Ruth Madoff's assets may be frozen by Feds
Federal investigators fear Ruth Madoff may try to leave the country or stash her $93 million of assets in a place that authorities can't touch. The SEC is working with federal prosecutors in Manhattan to prepare a request to freeze her assets as soon as possible. "The U.S. attorneys will be in court in the next week or so to tell a judge that they believe Mrs. Madoff's assets are derived from ill-gotten gains and that they should be frozen for a certain period of time while the investigation is ongoing," according to a statement by the SEC to the Post.
It will be up to the judge to determine if she earned those asset legitimately or if they were proceeds of her husband's $65 billion Ponzi scheme. Ruth Madoff voluntarily agreed to freeze assets shortly after her husband was arrested, but that verbal agreement is not binding and now that her husband has pleaded guilty they want to be sure she doesn't try to hide those assets.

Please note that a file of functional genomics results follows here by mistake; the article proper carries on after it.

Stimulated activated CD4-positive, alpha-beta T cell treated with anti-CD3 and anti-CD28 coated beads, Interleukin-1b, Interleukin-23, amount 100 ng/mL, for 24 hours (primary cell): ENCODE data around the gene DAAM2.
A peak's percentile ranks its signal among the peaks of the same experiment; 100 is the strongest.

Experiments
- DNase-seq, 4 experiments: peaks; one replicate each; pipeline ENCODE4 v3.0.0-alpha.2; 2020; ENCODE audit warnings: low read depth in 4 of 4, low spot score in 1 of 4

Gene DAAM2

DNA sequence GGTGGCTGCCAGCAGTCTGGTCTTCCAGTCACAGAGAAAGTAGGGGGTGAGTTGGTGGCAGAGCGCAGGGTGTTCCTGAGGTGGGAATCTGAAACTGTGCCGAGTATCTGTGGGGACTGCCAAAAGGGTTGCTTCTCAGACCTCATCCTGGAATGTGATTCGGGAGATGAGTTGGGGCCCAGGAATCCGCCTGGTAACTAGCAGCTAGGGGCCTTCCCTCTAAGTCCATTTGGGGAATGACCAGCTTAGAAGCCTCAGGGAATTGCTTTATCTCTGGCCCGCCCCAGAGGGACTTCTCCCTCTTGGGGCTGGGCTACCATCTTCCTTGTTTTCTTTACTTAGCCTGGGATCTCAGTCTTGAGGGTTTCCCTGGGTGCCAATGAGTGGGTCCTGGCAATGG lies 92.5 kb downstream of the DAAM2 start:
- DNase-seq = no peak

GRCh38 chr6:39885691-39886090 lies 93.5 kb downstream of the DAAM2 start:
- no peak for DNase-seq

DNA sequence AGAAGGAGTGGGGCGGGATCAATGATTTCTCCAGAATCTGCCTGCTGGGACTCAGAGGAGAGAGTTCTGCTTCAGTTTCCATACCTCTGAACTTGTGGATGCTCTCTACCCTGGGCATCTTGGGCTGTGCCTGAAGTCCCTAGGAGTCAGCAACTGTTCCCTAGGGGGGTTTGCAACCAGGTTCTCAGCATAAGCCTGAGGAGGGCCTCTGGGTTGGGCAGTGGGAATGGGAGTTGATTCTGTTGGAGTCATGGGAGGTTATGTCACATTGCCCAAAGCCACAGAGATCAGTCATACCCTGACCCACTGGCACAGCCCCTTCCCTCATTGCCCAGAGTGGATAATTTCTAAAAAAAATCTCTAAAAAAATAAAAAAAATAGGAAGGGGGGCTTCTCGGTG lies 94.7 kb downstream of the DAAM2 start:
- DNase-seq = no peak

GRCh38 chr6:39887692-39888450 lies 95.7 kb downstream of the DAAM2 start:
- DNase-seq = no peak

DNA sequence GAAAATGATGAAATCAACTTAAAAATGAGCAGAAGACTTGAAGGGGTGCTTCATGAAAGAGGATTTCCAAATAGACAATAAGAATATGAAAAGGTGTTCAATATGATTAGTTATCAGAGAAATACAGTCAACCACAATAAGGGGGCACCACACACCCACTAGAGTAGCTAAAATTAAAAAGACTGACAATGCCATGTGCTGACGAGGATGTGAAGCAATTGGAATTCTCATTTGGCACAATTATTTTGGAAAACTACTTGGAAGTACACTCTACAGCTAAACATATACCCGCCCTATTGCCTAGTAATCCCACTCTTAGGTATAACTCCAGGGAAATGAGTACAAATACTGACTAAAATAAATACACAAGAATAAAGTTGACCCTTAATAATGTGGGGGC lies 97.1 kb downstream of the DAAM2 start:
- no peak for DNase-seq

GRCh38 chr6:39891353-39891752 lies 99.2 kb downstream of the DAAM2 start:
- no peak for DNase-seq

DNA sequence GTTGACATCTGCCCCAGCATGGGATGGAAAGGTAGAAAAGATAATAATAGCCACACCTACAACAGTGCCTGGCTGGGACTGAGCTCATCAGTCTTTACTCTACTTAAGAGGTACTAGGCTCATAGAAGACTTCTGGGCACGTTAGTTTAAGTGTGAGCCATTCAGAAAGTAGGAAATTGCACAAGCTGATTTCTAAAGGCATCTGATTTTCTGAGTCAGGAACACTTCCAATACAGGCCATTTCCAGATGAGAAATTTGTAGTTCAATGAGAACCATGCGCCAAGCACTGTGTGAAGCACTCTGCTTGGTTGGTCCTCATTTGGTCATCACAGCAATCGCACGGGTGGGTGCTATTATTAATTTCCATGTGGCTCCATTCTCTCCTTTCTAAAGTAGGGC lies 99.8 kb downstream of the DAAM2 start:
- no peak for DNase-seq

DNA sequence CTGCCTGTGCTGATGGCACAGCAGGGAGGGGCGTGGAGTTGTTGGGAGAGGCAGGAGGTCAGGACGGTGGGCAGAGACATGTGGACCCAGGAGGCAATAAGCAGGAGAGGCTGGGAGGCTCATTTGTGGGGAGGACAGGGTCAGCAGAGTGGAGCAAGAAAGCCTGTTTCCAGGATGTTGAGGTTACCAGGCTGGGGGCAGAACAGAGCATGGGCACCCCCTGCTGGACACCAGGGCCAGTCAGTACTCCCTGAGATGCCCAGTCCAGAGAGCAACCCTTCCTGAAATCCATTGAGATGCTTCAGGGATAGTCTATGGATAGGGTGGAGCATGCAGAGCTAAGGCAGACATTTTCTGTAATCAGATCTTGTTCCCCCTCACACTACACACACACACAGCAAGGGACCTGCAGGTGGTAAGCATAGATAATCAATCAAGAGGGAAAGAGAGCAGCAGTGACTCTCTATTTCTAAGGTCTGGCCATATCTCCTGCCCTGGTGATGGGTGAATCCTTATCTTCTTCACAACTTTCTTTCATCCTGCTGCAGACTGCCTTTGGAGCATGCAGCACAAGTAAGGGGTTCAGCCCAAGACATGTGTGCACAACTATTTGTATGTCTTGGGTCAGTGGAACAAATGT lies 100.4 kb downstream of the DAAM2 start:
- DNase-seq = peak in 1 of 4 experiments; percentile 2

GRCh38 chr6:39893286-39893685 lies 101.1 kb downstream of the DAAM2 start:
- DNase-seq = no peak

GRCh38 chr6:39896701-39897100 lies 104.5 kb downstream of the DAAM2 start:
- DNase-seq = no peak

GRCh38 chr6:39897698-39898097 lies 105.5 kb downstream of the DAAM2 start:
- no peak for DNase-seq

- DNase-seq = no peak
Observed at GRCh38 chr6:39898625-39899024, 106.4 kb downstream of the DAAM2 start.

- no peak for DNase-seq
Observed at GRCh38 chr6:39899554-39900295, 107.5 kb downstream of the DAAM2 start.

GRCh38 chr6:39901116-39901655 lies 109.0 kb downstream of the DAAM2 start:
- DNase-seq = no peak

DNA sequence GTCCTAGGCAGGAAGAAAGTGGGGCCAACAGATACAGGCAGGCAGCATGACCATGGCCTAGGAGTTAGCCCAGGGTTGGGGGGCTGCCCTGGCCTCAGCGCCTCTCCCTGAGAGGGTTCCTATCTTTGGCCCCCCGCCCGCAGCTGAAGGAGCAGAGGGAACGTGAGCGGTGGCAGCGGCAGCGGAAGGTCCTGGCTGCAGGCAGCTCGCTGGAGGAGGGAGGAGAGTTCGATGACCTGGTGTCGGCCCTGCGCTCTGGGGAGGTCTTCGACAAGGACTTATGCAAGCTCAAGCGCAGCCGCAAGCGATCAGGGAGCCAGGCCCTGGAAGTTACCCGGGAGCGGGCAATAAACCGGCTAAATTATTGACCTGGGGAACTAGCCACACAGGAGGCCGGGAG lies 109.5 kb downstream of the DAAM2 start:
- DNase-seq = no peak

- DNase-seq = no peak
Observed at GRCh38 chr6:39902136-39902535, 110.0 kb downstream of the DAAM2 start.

Ruth Madoff appears to have had very little to do with her husband's company. So far the all that is known is that she reconciled the firm's bank accounts. But, she was also caught mailing more than $1 million worth of jewelry and watches shortly after her husband confessed in violation of a court order. Also she withdrew $15.5 million before her husband's arrest on December 11.
Based on a federal court filing last week, Ruth Madoff has $92.6 million in assets in her name. This includes a $7 million Upper East Side penthouse, where her husband spent his time under house arrest until he pleaded guilty and went to jail last week. She also owns an $11 million mansion in Palm Beach, Florida, as well as bonds and cash worth $17 million. An additional $8.8 million worth of yachts and $2.6 million worth of jewelry is listed in her name.
Law enforcement sources told the Post this was just the first step as prosecutors worked furiously to build a criminal case against her. Her attorney, Peter Chavkin decline to comment to the Post.
Lita Epstein has written more than 25 books, including Reading Financial Reports for Dummies.